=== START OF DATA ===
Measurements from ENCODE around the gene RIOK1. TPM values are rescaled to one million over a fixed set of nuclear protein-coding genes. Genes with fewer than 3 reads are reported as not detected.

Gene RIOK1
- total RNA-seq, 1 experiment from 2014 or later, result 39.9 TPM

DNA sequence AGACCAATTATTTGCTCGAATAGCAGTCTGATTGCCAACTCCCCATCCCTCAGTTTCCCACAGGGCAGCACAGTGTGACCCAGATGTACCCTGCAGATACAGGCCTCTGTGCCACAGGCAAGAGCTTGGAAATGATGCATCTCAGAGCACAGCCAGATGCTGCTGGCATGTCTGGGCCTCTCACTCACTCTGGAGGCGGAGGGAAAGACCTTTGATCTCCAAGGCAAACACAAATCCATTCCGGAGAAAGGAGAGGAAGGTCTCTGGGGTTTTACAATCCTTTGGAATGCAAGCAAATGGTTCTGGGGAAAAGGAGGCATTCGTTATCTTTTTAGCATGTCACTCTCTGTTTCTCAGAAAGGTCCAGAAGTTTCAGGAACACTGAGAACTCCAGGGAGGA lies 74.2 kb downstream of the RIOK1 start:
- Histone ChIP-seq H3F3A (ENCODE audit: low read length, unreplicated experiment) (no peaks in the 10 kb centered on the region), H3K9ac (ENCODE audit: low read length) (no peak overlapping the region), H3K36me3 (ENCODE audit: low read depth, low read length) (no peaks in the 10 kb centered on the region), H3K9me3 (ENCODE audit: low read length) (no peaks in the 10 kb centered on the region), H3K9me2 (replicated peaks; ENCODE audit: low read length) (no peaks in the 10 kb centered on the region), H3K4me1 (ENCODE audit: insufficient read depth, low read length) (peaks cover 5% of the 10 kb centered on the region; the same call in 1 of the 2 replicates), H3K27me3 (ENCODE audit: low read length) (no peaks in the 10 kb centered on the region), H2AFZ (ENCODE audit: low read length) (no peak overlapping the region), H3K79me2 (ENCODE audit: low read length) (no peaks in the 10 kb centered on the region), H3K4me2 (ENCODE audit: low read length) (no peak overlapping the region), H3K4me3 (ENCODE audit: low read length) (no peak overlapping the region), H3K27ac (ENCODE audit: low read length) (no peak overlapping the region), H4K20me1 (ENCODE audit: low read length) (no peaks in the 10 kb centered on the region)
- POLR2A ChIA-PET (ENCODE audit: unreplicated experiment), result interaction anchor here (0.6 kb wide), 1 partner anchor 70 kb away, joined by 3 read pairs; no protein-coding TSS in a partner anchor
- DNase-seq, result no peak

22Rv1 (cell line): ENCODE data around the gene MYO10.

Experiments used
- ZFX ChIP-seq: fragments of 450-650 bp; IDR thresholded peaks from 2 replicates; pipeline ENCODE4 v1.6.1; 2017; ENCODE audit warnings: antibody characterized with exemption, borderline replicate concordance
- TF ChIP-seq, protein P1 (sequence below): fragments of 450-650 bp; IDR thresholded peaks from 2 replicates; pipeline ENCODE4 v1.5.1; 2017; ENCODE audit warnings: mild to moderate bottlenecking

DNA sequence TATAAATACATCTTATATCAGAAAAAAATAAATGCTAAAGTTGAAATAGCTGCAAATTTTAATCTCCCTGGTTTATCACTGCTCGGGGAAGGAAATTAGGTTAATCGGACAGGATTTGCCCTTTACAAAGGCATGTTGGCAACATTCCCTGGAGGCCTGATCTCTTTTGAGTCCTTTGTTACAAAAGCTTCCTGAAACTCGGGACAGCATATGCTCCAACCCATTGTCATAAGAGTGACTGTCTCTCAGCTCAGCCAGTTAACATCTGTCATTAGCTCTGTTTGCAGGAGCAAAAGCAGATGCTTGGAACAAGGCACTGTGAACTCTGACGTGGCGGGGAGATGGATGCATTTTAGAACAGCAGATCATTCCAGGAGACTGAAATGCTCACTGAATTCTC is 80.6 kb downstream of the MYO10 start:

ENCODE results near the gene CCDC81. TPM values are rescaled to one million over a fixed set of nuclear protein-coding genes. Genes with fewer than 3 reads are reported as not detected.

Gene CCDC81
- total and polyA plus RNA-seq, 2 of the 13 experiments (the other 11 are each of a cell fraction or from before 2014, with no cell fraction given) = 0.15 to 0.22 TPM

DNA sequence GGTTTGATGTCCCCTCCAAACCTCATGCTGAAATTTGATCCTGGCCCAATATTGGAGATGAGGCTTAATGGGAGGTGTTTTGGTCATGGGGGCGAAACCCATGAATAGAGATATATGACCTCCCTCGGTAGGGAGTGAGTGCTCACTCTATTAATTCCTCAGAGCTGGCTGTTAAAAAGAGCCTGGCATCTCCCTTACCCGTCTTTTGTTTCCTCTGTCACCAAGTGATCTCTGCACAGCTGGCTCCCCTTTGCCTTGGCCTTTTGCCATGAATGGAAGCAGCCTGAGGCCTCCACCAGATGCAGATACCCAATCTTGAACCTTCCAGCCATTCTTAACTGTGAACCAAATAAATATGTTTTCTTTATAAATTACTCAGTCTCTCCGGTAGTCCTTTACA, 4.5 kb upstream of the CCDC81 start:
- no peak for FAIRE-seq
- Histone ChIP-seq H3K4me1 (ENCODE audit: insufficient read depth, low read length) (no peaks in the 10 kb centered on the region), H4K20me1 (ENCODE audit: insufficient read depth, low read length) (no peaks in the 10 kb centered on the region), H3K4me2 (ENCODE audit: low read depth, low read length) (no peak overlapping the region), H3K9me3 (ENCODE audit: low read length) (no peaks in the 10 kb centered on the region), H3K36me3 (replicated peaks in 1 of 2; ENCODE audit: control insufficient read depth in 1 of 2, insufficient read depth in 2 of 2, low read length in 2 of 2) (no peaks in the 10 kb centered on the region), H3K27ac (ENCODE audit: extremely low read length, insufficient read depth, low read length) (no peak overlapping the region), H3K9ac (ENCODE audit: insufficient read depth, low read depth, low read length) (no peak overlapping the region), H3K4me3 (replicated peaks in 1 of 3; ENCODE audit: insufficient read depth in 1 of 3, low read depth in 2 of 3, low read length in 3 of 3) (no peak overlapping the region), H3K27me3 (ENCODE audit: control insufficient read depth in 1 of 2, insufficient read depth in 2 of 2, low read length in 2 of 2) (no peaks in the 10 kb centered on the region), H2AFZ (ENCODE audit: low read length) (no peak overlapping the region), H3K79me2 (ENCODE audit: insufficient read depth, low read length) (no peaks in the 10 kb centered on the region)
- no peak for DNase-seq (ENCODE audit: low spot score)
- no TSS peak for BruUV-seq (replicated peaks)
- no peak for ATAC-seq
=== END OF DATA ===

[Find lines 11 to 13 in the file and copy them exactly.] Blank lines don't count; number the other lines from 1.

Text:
- TF ChIP-seq, protein P1 (sequence below): fragments of 450-650 bp; IDR thresholded peaks from 2 replicates; pipeline ENCODE4 v1.5.1; 2017; ENCODE audit warnings: mild to moderate bottlenecking

DNA sequence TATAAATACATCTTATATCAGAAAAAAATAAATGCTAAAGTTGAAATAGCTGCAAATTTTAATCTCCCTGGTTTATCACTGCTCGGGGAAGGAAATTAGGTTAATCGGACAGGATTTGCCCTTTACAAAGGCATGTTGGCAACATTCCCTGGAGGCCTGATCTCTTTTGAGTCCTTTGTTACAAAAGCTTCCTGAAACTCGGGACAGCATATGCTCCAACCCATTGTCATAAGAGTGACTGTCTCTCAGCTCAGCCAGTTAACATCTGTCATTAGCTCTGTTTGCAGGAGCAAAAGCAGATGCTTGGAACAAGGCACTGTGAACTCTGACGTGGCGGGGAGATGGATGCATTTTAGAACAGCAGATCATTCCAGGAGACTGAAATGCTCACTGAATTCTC is 80.6 kb downstream of the MYO10 start:

ENCODE results near the gene CCDC81. TPM values are rescaled to one million over a fixed set of nuclear protein-coding genes. Genes with fewer than 3 reads are reported as not detected.